One way the SEC communicates its interpretation of existing regulations to the public is by filing enforcement actions, usually by suing companies or individuals and accusing them of conducting an “unregistered securities offering” or committing fraud. The agency has filed a number of charges against cryptographic firms in recent years, including one against Kik Interactive, which the agency accused, in 2019, of violating securities laws when it issued unregistered tokens. (The agency won the case and Kik had to pay a five million dollar penalty). one hundred and seventy-one initial buyers worldwide, in an effort to raise funds. (In one settlement, the company agreed to return $1.2 billion to investors and pay an $18.5 million civil penalty.) A high-profile case involving similar allegations against Ripple Labs, which issued a token called XRP, is still unsolved. (“Like a hammer that wants everything to be a nail, the SEC keeps everything in the dark so it can argue that every cryptocurrency is a security,” Ripple general counsel Stu Alderoty wrote this summer.) If the SEC loses the Ripple case, it will be a major setback in its efforts to establish that most of the tokens are securities it should oversee.
The Commodity Futures Trading Commission, which regulates the derivatives markets, has also exercised some authority over digital assets that it classifies as “commodities” rather than securities. Within the cryptocurrency industry, the CFTC has, thus far, been seen as more lenient than the SEC, and many in the industry would prefer to see authority over the consolidated business under the CFTC. A bill seen as friendly enough for the cryptocurrency industry cryptocurrencies, called the Responsible Financial Innovation Act, presented to Congress last June, aims to clarify and streamline the division of responsibilities between the two agencies. Senator Cynthia Lummis, a Republican from Wyoming who co-sponsored the bill with Senator Kirsten Gillibrand, a Democrat from New York, recently tweeted that the FTX collapse would not have happened if their legislation had already been passed. .
According to the bankruptcy court filing, FTX was made up of four groups of assets: the unit containing FTX US, a US-registered exchange where US residents could trade digital assets and tokens; Alameda Research LLC, essentially a cryptocurrency-oriented hedge fund; a group of venture capital investment vehicles; and another group based on FTX.com, a cryptocurrency exchange located outside the United States. All were controlled by Bankman-Fried, with small minority stakes held by FTX co-founder Zixiao (Gary) Wang and former director of engineering, Nishad Singh.
As more details about Bankman-Fried’s empire and how it’s been run emerge, the argument for taking stronger regulatory and legislative action may garner more support. There were no appropriate “disbursement controls” on FTX’s expenses, Ray wrote in the court filing, noting that FTX employees “submitted payment requests via an online ‘chat’ platform in which a disparate group of supervisors approved disbursements by responding with custom emojis.” There was no centralized control of the company’s liquidity. FTX Group corporate funds were used to purchase real estate in the Bahamas, where the company was headquartered, for employees and consultants. Reuters reported that FTX, Bankman-Fried’s parents and company executives bought $121 million worth of real estate, mostly “luxury beach houses.” (FTX, Bankman-Fried and company executives did not respond to Reuters requests for comment. A spokesman for Bankman-Fried’s parents said they had sought to return the property to FTX prior to the bankruptcy proceedings. Separately, James Bromley, l FTX’s attorney said on Tuesday that the company spent $300 million in the Bahamas to buy vacation homes and properties for its senior staff.)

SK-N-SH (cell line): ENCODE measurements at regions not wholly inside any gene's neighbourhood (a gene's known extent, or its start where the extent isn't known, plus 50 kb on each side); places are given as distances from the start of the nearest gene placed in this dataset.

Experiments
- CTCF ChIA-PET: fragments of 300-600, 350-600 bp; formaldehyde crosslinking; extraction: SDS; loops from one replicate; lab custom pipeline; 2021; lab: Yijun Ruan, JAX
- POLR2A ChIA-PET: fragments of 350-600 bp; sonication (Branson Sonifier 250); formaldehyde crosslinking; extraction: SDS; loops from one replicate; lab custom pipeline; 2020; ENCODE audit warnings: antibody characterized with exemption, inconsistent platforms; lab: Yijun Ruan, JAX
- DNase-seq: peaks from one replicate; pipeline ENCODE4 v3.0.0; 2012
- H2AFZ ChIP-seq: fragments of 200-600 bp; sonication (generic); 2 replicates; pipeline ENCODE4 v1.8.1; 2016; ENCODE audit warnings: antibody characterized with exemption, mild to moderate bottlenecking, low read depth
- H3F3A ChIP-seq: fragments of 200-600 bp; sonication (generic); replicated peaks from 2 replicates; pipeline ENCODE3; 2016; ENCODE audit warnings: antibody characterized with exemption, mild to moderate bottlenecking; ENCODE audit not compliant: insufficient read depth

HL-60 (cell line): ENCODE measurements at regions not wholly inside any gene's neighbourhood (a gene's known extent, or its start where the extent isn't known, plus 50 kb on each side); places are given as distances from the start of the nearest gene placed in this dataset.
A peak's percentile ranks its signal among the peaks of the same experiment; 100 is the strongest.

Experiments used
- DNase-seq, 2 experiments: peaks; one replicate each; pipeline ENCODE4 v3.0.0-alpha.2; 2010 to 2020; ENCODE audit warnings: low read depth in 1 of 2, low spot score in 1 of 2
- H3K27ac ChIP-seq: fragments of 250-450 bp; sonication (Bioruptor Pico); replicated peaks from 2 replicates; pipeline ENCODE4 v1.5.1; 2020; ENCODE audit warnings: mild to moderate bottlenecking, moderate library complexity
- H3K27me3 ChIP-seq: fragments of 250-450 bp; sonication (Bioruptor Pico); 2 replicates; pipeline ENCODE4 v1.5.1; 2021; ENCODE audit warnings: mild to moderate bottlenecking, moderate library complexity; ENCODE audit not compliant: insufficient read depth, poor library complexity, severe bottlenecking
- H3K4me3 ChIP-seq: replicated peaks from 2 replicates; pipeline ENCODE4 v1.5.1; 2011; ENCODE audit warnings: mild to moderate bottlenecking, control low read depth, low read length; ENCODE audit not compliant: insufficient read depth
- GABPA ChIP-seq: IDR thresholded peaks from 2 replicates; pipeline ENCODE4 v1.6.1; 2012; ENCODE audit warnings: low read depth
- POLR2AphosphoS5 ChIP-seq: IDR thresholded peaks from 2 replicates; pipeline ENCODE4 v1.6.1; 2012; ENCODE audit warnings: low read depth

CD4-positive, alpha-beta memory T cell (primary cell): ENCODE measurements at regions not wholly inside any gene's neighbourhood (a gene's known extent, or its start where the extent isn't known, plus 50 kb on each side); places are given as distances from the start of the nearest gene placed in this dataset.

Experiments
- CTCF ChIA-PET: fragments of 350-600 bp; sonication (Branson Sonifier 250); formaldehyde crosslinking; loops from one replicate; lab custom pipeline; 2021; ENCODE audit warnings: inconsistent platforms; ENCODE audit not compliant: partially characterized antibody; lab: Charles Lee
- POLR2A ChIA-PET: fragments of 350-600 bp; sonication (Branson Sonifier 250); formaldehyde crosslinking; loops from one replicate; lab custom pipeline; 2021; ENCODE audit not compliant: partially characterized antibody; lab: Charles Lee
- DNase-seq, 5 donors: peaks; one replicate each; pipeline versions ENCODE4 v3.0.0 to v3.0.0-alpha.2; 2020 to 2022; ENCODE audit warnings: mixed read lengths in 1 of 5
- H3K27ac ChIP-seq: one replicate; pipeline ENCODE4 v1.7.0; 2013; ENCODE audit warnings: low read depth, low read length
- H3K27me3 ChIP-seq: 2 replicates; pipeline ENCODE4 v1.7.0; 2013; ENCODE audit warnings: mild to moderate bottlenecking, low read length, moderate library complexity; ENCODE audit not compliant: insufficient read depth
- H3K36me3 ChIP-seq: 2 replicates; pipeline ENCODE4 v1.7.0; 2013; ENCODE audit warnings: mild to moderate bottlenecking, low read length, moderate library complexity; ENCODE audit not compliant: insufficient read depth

The FTX Group has not kept proper books and records, or security controls, with respect to its digital assets, according to Ray. Bankman-Fried used an auto-delete app to communicate with employees and encouraged them to do the same. Those handling the bankruptcy were unable to figure out even who worked at the firm, due to its “unclear records and lines of responsibility.” Ray also said that the company’s available financial statements — the company had been unable to find financial statements for two of its four business groups — shouldn’t be reliable; one of the accounting firms that worked on them is called Prager Metis, and its website describes it as “the first CPA firm to officially open its Metaverse headquarters in the Decentraland metaverse platform.” (In a statement to Bloomberg Tax, Prager Metis defended its financial statements, saying they were “justices.”) To add more dark comedy to the situation, Ray says at least $372 million in “unauthorized transfers” of digital assets FTX and another three hundred million dollars of unauthorized minting of an FTX-issued token called FTT occurred on the day of the bankruptcy filing, suggesting that other players in the cryptocurrency market were poised to take advantage of FTX’s mess. The company has hired forensic analysts, investigators and cybersecurity experts to try to identify those responsible for potential asset thefts, as well as resolve what could be “very substantial transfers” of FTX ownership in the days leading up to the bankruptcy. , FTX owes nearly $3.1 billion to its top fifty creditors, including c customers who have lost money they had in their accounts. But the real numbers could turn out to be even bigger. According to Ray, “debtors have located and insured only a fraction of FTX Group’s digital assets that they hope to recover.” ♦